Senator Peter Welch (D-VT) and Susan Collins (R-ME) today introduced the Supporting All Producers (SAP) Act, legislation to require the United States Department Agriculture (USDA) to consult with maple producers when determining education and research priorities for the Acer Access and Development Program (Acer). Acer is a competitive grant program, supporting research and education related to maple syrup production and sustainability in the maple syrup industry. The bill was introduced in the House of Representatives by Reps. Becca Balint (D-VT) and Nick Langworthy (R-NY).
“Maple syrup production is a cornerstone of Vermont’s economy and culture—but it’s a challenging business and only getting more so as climate change continues to alter our environment and impact yields,” said Sen. Welch. “That’s why I’m proud to introduce the SAP Act. This bill will give our maple syrup producers a voice in the decision-making at Acer and help producers continue to create this world class Vermont product.”
“Maine has a rich and storied tradition of producing some of the most exceptional maple syrup in the world,” said Sen. Collins. “This important bipartisan legislation will ensure that the voices of our maple syrup producers are heard in determining allocations under the Acer Access and Development Program. By requiring the USDA to consult with these hardworking individuals, we can prioritize research and education initiatives that directly support the growth and sustainability of our beloved maple syrup industry.”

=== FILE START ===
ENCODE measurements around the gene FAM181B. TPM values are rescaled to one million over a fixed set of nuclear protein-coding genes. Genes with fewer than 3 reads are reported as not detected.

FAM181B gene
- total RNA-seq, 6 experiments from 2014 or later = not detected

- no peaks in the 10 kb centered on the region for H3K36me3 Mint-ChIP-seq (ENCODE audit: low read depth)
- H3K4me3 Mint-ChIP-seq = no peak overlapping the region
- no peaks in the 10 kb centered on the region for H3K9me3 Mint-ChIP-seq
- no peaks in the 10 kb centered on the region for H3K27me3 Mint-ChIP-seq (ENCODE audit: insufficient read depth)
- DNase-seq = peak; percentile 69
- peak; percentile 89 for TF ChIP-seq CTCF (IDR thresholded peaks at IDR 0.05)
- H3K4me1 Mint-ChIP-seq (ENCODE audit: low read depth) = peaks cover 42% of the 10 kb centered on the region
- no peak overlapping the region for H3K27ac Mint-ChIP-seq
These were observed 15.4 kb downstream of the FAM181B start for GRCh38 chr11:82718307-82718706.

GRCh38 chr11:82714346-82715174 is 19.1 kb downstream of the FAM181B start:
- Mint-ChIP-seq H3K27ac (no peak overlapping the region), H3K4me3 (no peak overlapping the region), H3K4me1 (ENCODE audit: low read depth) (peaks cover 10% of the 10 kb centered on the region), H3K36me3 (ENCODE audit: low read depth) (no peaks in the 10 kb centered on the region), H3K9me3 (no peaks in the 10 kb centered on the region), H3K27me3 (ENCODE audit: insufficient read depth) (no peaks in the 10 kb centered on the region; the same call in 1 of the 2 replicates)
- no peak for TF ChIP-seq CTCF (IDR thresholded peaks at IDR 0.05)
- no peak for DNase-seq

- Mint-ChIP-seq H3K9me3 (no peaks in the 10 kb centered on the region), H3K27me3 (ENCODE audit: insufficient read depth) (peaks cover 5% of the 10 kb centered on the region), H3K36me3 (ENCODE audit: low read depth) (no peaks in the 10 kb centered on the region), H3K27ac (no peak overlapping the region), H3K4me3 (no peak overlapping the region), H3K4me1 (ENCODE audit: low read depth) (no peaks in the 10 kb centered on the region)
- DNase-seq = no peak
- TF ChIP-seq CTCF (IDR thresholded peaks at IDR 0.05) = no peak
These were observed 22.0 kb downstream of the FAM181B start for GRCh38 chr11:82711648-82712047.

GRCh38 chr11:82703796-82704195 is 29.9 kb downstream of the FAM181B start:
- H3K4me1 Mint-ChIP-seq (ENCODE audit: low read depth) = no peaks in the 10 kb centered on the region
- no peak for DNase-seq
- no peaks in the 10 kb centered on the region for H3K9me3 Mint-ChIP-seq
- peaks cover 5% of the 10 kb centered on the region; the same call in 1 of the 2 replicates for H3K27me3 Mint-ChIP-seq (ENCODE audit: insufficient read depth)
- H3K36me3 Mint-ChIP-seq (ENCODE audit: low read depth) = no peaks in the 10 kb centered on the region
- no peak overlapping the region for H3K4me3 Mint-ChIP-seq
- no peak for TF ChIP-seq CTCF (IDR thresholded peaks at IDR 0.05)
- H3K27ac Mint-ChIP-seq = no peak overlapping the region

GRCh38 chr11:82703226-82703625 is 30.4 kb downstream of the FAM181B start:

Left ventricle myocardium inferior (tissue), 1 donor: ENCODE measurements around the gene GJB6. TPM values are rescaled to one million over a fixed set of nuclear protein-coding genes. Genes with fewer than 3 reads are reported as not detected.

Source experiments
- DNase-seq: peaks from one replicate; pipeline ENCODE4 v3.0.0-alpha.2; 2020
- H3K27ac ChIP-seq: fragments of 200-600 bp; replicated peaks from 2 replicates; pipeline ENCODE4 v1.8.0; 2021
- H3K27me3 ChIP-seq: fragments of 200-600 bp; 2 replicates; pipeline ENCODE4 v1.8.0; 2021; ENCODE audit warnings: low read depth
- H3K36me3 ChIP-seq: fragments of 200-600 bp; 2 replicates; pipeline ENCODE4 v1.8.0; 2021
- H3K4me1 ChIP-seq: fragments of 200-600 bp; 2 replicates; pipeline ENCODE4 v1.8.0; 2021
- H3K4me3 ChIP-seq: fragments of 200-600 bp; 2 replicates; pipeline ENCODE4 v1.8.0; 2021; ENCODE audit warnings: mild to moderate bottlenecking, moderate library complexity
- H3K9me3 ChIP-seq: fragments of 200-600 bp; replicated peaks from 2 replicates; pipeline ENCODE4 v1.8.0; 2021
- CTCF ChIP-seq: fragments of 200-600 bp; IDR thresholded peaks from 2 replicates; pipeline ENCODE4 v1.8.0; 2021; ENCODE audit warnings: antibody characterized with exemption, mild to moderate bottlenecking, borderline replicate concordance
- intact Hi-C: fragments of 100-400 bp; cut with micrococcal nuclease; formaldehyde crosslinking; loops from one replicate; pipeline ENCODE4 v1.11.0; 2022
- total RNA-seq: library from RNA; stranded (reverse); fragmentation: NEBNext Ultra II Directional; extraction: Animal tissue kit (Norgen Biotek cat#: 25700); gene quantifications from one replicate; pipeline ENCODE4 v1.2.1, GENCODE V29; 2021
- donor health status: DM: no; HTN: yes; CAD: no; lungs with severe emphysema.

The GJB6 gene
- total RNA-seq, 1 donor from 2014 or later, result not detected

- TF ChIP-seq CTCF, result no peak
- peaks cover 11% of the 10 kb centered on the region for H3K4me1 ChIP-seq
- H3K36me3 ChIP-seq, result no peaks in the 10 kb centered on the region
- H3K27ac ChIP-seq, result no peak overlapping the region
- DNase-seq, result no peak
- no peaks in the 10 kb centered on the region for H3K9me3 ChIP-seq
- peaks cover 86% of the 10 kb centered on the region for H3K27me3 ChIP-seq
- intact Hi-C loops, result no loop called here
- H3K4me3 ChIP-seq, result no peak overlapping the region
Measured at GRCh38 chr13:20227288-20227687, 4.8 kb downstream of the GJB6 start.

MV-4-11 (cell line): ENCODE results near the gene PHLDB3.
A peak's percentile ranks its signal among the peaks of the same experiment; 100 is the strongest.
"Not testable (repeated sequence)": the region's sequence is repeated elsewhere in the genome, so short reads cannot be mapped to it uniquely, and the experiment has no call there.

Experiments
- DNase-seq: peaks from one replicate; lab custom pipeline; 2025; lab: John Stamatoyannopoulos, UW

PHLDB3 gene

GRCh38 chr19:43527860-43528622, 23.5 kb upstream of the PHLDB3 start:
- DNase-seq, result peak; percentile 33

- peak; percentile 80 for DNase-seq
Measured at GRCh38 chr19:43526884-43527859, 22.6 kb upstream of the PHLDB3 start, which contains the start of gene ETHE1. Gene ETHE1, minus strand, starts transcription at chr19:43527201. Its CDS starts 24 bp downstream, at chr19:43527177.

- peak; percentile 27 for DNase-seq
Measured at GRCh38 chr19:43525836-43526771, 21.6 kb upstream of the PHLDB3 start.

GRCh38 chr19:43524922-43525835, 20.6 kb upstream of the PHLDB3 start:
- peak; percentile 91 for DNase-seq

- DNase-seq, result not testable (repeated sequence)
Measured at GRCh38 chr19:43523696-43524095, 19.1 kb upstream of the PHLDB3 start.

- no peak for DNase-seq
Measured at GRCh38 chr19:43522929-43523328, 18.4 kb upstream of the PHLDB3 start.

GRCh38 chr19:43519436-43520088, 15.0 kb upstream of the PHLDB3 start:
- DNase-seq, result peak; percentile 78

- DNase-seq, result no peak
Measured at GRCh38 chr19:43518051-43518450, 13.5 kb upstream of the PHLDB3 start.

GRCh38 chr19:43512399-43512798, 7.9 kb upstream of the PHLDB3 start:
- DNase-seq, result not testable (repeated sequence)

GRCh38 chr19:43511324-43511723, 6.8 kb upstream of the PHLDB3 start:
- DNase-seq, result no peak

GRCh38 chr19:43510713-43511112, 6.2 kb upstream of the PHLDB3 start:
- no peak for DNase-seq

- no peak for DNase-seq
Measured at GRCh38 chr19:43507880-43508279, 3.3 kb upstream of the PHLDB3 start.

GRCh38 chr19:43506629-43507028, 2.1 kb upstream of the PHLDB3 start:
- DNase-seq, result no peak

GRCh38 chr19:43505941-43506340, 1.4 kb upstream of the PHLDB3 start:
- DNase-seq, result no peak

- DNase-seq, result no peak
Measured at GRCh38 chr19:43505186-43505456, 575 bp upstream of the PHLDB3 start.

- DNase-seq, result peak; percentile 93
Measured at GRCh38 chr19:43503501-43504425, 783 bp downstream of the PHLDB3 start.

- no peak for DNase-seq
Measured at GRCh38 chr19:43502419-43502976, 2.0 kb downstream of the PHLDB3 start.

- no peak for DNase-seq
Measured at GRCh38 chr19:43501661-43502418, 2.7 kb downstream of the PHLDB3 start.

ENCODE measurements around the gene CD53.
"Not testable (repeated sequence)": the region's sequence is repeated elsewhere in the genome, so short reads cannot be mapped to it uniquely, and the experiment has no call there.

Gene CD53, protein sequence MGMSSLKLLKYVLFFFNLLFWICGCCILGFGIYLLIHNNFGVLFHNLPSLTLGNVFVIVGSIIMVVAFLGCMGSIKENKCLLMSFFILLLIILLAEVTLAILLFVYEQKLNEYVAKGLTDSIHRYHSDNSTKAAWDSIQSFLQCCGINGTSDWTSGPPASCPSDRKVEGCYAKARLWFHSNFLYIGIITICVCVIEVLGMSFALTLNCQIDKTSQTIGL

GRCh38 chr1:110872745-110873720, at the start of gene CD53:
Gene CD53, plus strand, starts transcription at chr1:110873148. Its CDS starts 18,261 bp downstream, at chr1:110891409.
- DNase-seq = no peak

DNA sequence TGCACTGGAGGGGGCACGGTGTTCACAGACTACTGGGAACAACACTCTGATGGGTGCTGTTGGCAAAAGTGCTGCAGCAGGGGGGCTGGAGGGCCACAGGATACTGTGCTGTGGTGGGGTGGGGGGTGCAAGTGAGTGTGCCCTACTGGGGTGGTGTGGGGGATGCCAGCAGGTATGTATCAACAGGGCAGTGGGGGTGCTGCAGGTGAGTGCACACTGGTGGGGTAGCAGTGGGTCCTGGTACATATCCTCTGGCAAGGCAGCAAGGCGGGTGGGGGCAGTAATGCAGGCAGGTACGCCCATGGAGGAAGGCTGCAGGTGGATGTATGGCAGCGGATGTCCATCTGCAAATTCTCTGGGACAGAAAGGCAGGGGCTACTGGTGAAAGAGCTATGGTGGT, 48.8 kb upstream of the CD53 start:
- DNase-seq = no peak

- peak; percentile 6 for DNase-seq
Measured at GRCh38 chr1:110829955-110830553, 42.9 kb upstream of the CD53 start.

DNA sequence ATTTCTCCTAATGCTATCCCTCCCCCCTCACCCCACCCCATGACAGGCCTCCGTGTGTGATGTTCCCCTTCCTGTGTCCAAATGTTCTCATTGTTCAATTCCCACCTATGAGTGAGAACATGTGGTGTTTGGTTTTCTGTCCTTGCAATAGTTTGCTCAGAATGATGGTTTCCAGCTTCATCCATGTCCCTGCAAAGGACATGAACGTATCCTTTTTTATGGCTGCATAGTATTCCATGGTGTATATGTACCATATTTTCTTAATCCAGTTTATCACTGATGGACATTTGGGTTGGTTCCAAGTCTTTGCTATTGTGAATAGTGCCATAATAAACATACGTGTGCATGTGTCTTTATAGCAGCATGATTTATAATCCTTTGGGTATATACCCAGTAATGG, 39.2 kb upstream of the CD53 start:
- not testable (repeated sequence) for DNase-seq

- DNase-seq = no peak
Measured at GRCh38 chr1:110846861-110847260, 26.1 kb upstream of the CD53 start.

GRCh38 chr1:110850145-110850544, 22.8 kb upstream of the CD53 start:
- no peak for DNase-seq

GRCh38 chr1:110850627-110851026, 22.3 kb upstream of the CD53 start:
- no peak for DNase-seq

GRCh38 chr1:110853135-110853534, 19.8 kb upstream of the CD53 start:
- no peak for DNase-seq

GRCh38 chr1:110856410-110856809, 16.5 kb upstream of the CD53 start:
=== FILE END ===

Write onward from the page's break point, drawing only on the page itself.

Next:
“Vermont is the leading producer of maple syrup in the United States, making it an integral part of our economy and culture,” said Rep. Becca Balint. “Setting clear education and research priorities are fundamental to the future of the maple industry and none of that can be done without the input of maple producers themselves. I’m proud to work with bipartisan partners across the region to support our maple industry.”
“Maple syrup producers across the country rely on the Acer Access and Development Program and as we seek to reauthorize this program in this year’s Farm Bill, it’s the perfect time to improve upon its goals with a bottom-up approach from stakeholders,” said Rep. Langworthy. “This legislation will ensure the limited research and development dollars dedicated to the production of maple syrup are used in the most effective, efficient way to help sustain and grow this critical American industry.”
The Acer Access and Development Program funds research and education initiatives on maple syrup production, natural resource sustainability, and marketing for maple products. The program also works with landowners to begin or expand maple-sugaring activities or to make the land available for others to do so.
To learn more about Acer, please click here. To read the full text of the bill, please click here.